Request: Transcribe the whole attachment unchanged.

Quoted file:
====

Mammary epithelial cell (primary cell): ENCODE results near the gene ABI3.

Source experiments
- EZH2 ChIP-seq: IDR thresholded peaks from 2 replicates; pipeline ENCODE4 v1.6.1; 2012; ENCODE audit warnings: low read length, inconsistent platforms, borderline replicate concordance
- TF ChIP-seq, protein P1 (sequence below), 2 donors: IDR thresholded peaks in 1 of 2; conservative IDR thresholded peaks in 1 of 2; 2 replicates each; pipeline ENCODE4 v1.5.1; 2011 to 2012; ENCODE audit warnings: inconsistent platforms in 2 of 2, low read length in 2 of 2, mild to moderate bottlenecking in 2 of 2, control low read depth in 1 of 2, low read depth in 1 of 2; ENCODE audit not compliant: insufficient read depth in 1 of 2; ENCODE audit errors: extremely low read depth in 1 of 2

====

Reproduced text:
Mammary epithelial cell (primary cell): ENCODE results near the gene ABI3.

Source experiments
- EZH2 ChIP-seq: IDR thresholded peaks from 2 replicates; pipeline ENCODE4 v1.6.1; 2012; ENCODE audit warnings: low read length, inconsistent platforms, borderline replicate concordance
- TF ChIP-seq, protein P1 (sequence below), 2 donors: IDR thresholded peaks in 1 of 2; conservative IDR thresholded peaks in 1 of 2; 2 replicates each; pipeline ENCODE4 v1.5.1; 2011 to 2012; ENCODE audit warnings: inconsistent platforms in 2 of 2, low read length in 2 of 2, mild to moderate bottlenecking in 2 of 2, control low read depth in 1 of 2, low read depth in 1 of 2; ENCODE audit not compliant: insufficient read depth in 1 of 2; ENCODE audit errors: extremely low read depth in 1 of 2